17 years after, Office can still annoy the hell out of the user

The first Windows version of Microsoft Office was launched in 1990.   17 years later, this product can still disappoint with basic mistakes of GUI and bugs.  Don’t get me wrong.  Office 2007 is the best Office to date, and I would definitely recommend upgrading to this version from the 2005/XP versions.  I would not post my “Why Upgrade” because you can read this on Microsoft’s site.   But if you thought you will finally stop cursing your Office, I have some bad news for you.

I have been using MS Word and Excel since 1992/3, when the Hebrew version of Word 2.0 and then Word 6.0 was out.  Many of things that I’m annoyed with fall under the long tail of features that only a handful of users use.  But some of them, especially in Outlook, will annoy you right from the beginning. 

Disclaimer: some of the comments below will sound like I’m picking up on minor details.   Don’t comment yet – install Outlook 2007 and check it for yourselves.  I’m sure you’d be just as annoyed after you actually try it out. 

Outlook 2007

  • Look at this picture.  In Outlook 2007 this looks like an easy workday with no meetings, right? Well, think again. Do you see the tiny triangle in the top right corner? It implies there just might be something else there. Scroll up to see what meetings you probably missed due to this UI catastrophe.
    Pre Outlook 2007, the user had a well-visible mark that there are some meeting that day, not visible on the page.   The location of the triangle is wrong too.   When users check appointment, they look at the left side of the screen, at the hours bar.   Now every time I scroll my calendar, I have to shift my gaze to the right to look for this tiny icon.
  • Canceling auto-reminders: pre Outlook 2007, the reminder option had a checkbox (w/ and w/o reminder) and a dropdown for the reminder options. With one mouse click, you could cancel the reminder. In Outlook 2007 the checkbox is gone. Result? Now you need to click on the dropdown, move the mouse cursor to the None option and click again to choose None. Sounds simple? Try it for a few days and discover how annoying this change could be.
  • Reminder icon: the PMs really decided to torture the reminder feature. Remember the reminder icon that appeared on your appointments in Day view, for instance? Well, it’s gone. Now you need to open the appointment to see if there’s a reminder set.
  • Weird cursor bug: happens every now and then, hard to reproduce: the mouse cursor in Outlook stop working.  You can move it but not select, move the flashing cursor.  Only remedy is shutoff.

Word 2007

  • The Ribbon Bar:  A lot has been written, so I’ll be brief.  The most annoying is the lack of drawing toolbar and inadequate support for Pre-2007 keyboard shortcuts.  Get used to lots and lots of mouse clicking.   I’d long Logitech – mouse sales in FY08 will double once 2007 spread out.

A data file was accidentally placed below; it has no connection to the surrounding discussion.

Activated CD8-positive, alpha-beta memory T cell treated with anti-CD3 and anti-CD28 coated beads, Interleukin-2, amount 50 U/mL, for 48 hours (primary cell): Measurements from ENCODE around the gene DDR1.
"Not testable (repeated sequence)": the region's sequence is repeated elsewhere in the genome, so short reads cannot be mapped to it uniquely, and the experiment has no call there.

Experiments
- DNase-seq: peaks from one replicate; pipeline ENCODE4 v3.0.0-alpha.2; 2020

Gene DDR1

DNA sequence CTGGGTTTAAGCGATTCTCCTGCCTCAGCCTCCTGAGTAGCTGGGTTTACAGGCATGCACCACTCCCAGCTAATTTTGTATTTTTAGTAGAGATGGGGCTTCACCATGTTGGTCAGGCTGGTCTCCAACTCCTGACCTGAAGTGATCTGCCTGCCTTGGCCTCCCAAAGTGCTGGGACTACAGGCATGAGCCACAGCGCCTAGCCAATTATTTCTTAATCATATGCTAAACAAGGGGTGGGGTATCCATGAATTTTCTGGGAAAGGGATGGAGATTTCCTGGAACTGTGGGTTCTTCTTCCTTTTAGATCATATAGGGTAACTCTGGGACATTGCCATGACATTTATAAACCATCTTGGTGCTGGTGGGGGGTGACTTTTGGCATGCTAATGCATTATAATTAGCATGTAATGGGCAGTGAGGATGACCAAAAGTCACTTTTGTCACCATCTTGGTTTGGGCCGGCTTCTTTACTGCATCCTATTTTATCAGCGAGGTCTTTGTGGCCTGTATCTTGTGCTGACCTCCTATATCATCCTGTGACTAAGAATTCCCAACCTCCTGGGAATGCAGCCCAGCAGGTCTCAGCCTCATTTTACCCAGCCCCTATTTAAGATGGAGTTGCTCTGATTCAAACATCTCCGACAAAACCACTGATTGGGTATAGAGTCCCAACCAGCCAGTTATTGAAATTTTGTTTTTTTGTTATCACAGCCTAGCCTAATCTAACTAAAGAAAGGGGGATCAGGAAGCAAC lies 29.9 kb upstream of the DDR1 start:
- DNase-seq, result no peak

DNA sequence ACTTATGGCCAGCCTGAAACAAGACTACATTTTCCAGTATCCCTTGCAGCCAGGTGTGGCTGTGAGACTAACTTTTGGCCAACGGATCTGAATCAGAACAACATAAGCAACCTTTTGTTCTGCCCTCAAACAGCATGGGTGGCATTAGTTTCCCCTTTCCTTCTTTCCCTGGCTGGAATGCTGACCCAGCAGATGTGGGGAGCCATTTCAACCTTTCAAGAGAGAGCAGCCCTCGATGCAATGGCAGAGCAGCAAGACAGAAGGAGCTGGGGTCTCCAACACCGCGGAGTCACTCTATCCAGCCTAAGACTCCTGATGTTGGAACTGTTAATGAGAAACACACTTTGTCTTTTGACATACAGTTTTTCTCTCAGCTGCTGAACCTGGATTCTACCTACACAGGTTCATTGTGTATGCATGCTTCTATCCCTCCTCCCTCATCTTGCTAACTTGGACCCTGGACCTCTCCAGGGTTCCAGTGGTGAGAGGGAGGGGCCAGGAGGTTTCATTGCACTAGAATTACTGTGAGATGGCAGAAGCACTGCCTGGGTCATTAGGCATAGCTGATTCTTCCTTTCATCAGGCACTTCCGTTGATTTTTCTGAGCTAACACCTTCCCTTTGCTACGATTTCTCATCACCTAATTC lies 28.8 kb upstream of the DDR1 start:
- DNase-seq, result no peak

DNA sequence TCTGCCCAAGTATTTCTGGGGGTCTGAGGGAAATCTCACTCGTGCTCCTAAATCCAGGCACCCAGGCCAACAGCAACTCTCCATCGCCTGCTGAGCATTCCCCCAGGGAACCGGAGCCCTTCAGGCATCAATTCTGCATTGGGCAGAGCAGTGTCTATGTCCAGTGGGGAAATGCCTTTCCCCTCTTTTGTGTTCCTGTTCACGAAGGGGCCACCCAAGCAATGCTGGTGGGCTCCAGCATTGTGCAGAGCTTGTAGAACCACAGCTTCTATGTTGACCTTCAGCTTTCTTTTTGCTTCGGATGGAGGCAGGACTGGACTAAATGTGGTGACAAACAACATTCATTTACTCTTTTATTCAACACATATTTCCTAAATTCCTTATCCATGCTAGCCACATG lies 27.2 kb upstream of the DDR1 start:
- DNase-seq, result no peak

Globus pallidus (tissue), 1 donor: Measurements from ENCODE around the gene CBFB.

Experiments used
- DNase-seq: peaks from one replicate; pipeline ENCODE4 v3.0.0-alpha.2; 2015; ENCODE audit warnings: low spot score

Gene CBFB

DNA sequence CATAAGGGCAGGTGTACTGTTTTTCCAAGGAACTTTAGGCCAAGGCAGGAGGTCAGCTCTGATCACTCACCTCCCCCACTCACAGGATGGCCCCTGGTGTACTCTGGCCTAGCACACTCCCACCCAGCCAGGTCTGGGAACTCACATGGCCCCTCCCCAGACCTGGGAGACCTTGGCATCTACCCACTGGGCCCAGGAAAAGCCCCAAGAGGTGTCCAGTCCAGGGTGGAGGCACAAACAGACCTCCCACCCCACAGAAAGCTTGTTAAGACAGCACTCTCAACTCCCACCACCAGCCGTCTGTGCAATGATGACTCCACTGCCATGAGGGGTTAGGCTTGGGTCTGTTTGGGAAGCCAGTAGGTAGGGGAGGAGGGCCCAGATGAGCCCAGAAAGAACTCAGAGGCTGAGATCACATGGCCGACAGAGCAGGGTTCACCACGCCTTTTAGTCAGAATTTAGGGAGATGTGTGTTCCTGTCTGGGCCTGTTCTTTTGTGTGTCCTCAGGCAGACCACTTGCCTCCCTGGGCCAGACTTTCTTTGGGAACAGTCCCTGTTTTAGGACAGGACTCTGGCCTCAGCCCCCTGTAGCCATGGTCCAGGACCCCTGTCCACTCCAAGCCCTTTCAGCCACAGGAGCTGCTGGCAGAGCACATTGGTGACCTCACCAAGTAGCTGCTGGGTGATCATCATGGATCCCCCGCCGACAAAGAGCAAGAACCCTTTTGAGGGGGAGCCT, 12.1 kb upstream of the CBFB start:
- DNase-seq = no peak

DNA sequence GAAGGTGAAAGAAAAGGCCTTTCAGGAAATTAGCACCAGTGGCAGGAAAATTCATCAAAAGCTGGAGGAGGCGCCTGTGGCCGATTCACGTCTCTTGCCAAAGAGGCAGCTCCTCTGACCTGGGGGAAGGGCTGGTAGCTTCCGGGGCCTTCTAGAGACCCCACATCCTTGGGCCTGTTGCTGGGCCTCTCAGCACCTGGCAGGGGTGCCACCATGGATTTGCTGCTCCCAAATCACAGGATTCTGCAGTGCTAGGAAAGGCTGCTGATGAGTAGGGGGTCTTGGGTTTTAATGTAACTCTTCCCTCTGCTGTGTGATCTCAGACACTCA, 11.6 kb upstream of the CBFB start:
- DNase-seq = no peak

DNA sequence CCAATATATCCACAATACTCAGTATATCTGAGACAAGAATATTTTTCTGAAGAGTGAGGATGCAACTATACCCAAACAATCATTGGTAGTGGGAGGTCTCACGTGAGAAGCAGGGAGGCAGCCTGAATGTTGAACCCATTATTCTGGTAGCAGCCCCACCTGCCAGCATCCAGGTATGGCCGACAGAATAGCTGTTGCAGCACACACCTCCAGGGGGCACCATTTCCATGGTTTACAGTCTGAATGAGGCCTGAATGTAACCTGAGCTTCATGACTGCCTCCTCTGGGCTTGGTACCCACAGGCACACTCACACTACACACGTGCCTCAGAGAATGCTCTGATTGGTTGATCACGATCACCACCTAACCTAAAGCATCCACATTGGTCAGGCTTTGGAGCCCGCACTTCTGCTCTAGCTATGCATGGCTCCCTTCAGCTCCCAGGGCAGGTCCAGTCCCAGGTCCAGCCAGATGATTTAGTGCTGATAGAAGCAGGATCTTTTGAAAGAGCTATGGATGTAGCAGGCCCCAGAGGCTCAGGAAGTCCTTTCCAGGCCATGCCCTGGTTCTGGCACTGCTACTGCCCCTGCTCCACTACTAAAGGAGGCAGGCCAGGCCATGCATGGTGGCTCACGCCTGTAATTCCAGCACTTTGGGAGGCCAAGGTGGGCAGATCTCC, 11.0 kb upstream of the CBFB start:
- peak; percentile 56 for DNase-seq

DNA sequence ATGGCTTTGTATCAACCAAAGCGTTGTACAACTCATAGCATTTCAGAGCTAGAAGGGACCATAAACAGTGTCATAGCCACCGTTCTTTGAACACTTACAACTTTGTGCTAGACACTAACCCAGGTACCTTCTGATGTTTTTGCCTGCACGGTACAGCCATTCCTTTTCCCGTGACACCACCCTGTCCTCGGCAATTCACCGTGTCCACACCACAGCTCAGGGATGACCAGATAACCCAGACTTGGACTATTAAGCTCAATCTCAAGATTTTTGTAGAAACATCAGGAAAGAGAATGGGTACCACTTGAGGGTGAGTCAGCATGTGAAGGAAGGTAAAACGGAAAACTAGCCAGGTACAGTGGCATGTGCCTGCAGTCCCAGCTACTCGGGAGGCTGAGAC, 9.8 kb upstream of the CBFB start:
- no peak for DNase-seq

• UI/Refresh Glitches: By Word 2005 I already got used to UI glitches in Word, like table borders that look funny until you minimize-maximize, and the like. I actually blamed it on the video card and what not. In Word 2007, which is enjoying a huge improvement in graphic rendering, the problem is even more prominent, happens a lot with complex tables and Smartart.
  • Auto-numbering: Still not working easily.  One of my favorite bugs: Enter a numbered list say from “1)” to “4”)”, write a few sentences in a regular paragraph, then type “1)” to enter another list.  Voilà: the “1)” would magically change into “5)” since Word thinks that when you type “1)” you actually meant “5)”.
  • And some right-tail issues like heading numbering indentation bugs are still with us.

Excel 2007

  • The Excel team deserves a medal.  The only thing I’ve found extremely annoying is the change to the Ribbon, since I was heavy keyboard shortcuts user.  But other than that, Excel 2007 is a huge upgrade to Excel 2005, with tons of useful features.  My favorite are the new graphic engine, the conditional formatting nifty databars, and the 100X improvement in charts formatting.


Something just does not work right in Office’s development/PM process.  There’s just no way that the product was beta-tested properly and released with such easy-to-spot issues.

So why do I stick with Office?  Because with all the pain, it’s still the best suite for heavy users (Open Office not even close; Google Calendar/Gmail don’t give me offline and PDA sync).   So please don’t bother with the “move to OpenOffice” comments.   When this pseudo-disruptive apps could replace Word/Excel for DCF evaluations and 100+ page theses, I promise to be the first one to try them out.  (The only application I don’t have excuse for is PowerPoint, which was never best in class.)

If you’re concerned about the migration, I would recommend installing Excel 2007 along with your old Office.  After you get use to it, migrating to Word, PowerPoint and Outlook would be easy.

Personal blog of Oded Ran